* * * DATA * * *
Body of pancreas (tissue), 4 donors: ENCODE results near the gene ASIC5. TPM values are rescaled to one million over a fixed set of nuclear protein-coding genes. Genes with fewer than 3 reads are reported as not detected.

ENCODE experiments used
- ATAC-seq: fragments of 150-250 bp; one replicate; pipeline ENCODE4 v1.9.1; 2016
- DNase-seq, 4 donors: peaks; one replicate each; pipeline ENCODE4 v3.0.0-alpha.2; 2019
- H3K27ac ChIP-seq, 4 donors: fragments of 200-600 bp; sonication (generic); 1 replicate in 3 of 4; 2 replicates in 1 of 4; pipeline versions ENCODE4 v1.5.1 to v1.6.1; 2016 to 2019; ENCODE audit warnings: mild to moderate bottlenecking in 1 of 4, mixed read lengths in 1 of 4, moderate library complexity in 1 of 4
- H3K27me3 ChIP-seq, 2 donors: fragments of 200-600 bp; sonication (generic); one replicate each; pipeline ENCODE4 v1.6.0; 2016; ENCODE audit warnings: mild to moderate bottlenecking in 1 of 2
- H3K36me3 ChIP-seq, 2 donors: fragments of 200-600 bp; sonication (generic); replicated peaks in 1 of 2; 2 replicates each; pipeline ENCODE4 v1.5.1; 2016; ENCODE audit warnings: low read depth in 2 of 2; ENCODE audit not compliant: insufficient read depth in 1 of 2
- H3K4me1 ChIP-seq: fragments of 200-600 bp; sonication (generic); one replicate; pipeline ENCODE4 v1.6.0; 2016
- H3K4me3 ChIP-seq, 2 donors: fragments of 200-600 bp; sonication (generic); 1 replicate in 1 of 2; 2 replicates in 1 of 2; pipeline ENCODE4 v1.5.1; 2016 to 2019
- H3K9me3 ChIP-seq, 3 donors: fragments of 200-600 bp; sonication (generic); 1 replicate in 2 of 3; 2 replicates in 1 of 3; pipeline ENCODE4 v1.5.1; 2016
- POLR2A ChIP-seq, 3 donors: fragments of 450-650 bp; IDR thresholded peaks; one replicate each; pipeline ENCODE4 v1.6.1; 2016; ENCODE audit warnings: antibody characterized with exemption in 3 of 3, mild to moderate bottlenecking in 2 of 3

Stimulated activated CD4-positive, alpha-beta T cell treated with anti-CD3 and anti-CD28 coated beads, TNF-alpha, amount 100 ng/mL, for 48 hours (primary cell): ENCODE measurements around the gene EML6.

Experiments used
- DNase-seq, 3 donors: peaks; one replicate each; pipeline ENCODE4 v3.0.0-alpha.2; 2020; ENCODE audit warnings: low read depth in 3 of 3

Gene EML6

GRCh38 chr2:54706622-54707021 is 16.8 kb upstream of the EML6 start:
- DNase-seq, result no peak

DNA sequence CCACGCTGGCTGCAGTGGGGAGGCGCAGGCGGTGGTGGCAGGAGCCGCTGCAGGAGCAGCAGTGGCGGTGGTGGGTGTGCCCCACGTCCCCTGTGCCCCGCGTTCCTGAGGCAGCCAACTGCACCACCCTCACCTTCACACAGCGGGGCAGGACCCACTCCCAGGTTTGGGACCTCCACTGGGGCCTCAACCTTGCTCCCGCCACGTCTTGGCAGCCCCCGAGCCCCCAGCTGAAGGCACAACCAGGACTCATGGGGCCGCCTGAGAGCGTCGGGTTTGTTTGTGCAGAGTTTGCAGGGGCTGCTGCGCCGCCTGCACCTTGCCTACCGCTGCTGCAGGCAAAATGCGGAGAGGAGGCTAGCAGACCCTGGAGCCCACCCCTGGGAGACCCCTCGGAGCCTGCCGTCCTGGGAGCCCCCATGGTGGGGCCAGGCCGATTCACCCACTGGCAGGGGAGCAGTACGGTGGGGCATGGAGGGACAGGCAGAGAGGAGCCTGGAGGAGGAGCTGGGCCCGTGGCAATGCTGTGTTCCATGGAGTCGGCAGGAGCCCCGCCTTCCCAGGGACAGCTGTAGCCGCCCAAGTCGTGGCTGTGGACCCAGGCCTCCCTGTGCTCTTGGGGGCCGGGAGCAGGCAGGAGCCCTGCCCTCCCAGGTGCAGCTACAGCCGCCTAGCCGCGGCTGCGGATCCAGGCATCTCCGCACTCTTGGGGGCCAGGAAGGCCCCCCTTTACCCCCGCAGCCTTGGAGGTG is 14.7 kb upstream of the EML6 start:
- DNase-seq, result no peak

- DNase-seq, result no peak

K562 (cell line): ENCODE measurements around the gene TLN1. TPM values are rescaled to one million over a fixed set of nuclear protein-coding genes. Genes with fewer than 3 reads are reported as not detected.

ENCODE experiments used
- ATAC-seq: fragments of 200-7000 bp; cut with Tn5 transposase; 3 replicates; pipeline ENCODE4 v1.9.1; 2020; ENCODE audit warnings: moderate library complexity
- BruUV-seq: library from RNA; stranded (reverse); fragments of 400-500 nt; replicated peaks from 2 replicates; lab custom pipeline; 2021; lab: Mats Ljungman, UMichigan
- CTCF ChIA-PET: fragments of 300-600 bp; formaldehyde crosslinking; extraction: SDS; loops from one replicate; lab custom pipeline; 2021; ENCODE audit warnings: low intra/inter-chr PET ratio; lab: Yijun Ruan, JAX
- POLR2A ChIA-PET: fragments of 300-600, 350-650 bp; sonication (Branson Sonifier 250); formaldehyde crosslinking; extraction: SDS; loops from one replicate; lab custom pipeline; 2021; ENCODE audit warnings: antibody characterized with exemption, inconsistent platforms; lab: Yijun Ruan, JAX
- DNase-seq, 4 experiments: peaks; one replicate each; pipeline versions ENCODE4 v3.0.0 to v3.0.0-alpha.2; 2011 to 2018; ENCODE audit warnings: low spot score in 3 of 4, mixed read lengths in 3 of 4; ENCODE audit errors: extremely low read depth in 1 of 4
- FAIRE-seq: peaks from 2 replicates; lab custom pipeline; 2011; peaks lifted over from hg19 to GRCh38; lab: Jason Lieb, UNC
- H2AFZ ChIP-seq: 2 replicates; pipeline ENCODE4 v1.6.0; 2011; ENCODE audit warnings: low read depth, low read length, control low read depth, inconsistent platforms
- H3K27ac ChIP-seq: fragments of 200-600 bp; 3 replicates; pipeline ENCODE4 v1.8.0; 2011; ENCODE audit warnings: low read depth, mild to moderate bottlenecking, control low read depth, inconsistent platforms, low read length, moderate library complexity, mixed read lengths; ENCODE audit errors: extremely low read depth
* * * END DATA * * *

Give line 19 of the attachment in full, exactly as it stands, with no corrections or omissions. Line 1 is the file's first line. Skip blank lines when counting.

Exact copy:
- DNase-seq, result no peak